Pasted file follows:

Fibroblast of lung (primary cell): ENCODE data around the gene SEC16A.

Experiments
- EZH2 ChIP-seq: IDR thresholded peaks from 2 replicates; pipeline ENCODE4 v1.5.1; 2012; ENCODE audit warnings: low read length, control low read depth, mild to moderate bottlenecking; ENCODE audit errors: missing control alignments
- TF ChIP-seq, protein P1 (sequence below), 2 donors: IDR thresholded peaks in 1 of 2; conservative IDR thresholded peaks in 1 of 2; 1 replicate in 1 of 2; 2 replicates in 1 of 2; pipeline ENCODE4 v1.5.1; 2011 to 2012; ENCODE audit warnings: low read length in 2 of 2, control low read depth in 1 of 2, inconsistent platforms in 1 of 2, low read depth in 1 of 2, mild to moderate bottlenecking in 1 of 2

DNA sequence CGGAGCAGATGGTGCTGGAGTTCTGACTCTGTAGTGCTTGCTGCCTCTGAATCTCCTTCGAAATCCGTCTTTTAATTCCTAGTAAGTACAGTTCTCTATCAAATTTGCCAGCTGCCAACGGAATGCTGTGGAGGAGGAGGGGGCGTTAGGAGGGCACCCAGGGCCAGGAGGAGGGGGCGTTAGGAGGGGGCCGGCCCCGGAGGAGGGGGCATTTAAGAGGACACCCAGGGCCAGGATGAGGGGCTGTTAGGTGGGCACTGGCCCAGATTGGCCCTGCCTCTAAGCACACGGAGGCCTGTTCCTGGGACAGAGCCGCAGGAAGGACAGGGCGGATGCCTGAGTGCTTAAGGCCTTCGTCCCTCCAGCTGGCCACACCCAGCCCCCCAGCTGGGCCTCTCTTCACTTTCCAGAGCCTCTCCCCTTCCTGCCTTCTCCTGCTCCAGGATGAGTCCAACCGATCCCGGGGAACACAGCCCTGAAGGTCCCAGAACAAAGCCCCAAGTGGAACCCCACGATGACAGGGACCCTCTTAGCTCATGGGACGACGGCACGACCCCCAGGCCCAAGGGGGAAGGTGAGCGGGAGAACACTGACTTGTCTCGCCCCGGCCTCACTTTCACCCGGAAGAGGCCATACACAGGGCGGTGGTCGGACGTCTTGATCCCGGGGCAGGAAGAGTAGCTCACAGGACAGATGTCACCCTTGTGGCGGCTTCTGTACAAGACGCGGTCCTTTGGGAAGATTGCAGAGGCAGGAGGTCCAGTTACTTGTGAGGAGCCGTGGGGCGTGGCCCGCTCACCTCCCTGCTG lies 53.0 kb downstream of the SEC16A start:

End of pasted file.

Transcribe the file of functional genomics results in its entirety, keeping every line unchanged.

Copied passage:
Fibroblast of lung (primary cell): ENCODE data around the gene SEC16A.

Experiments
- EZH2 ChIP-seq: IDR thresholded peaks from 2 replicates; pipeline ENCODE4 v1.5.1; 2012; ENCODE audit warnings: low read length, control low read depth, mild to moderate bottlenecking; ENCODE audit errors: missing control alignments
- TF ChIP-seq, protein P1 (sequence below), 2 donors: IDR thresholded peaks in 1 of 2; conservative IDR thresholded peaks in 1 of 2; 1 replicate in 1 of 2; 2 replicates in 1 of 2; pipeline ENCODE4 v1.5.1; 2011 to 2012; ENCODE audit warnings: low read length in 2 of 2, control low read depth in 1 of 2, inconsistent platforms in 1 of 2, low read depth in 1 of 2, mild to moderate bottlenecking in 1 of 2

DNA sequence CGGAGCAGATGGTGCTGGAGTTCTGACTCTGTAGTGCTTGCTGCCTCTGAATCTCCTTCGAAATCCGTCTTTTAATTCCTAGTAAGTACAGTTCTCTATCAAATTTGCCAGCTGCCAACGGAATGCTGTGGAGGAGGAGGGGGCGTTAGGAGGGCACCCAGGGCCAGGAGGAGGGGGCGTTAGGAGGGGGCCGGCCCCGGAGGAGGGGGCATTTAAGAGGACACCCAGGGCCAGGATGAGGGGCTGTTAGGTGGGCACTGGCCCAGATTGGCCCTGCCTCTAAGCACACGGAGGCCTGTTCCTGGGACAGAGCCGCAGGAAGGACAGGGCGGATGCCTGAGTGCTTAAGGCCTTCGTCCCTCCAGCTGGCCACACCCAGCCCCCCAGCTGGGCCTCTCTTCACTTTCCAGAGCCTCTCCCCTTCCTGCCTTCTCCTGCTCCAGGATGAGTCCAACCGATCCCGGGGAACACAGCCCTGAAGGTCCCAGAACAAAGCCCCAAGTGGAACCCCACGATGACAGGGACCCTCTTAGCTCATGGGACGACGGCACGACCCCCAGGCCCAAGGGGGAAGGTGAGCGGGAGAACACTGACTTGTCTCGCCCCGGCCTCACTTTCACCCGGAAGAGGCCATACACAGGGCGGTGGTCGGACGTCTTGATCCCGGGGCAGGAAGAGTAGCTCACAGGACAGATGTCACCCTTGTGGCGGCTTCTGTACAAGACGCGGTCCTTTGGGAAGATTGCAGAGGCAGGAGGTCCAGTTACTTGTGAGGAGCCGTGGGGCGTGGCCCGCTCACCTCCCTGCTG lies 53.0 kb downstream of the SEC16A start: